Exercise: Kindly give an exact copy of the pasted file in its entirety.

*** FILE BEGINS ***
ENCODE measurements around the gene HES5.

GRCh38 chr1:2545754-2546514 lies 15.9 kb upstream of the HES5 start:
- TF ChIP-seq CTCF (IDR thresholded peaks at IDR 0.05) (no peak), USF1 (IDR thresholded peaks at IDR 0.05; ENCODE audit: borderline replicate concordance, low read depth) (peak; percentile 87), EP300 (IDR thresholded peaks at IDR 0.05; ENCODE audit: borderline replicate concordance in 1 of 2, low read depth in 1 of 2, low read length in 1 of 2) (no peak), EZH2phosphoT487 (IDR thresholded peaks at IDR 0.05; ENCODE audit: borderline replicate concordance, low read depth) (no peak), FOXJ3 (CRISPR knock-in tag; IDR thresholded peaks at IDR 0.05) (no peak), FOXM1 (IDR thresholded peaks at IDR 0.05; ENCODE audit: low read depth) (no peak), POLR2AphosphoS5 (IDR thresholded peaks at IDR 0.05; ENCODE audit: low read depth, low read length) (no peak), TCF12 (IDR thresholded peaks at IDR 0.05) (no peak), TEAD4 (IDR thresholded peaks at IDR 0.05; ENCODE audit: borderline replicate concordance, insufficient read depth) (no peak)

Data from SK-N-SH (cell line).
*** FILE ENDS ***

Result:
ENCODE measurements around the gene HES5.

GRCh38 chr1:2545754-2546514 lies 15.9 kb upstream of the HES5 start:
- TF ChIP-seq CTCF (IDR thresholded peaks at IDR 0.05) (no peak), USF1 (IDR thresholded peaks at IDR 0.05; ENCODE audit: borderline replicate concordance, low read depth) (peak; percentile 87), EP300 (IDR thresholded peaks at IDR 0.05; ENCODE audit: borderline replicate concordance in 1 of 2, low read depth in 1 of 2, low read length in 1 of 2) (no peak), EZH2phosphoT487 (IDR thresholded peaks at IDR 0.05; ENCODE audit: borderline replicate concordance, low read depth) (no peak), FOXJ3 (CRISPR knock-in tag; IDR thresholded peaks at IDR 0.05) (no peak), FOXM1 (IDR thresholded peaks at IDR 0.05; ENCODE audit: low read depth) (no peak), POLR2AphosphoS5 (IDR thresholded peaks at IDR 0.05; ENCODE audit: low read depth, low read length) (no peak), TCF12 (IDR thresholded peaks at IDR 0.05) (no peak), TEAD4 (IDR thresholded peaks at IDR 0.05; ENCODE audit: borderline replicate concordance, insufficient read depth) (no peak)

Data from SK-N-SH (cell line).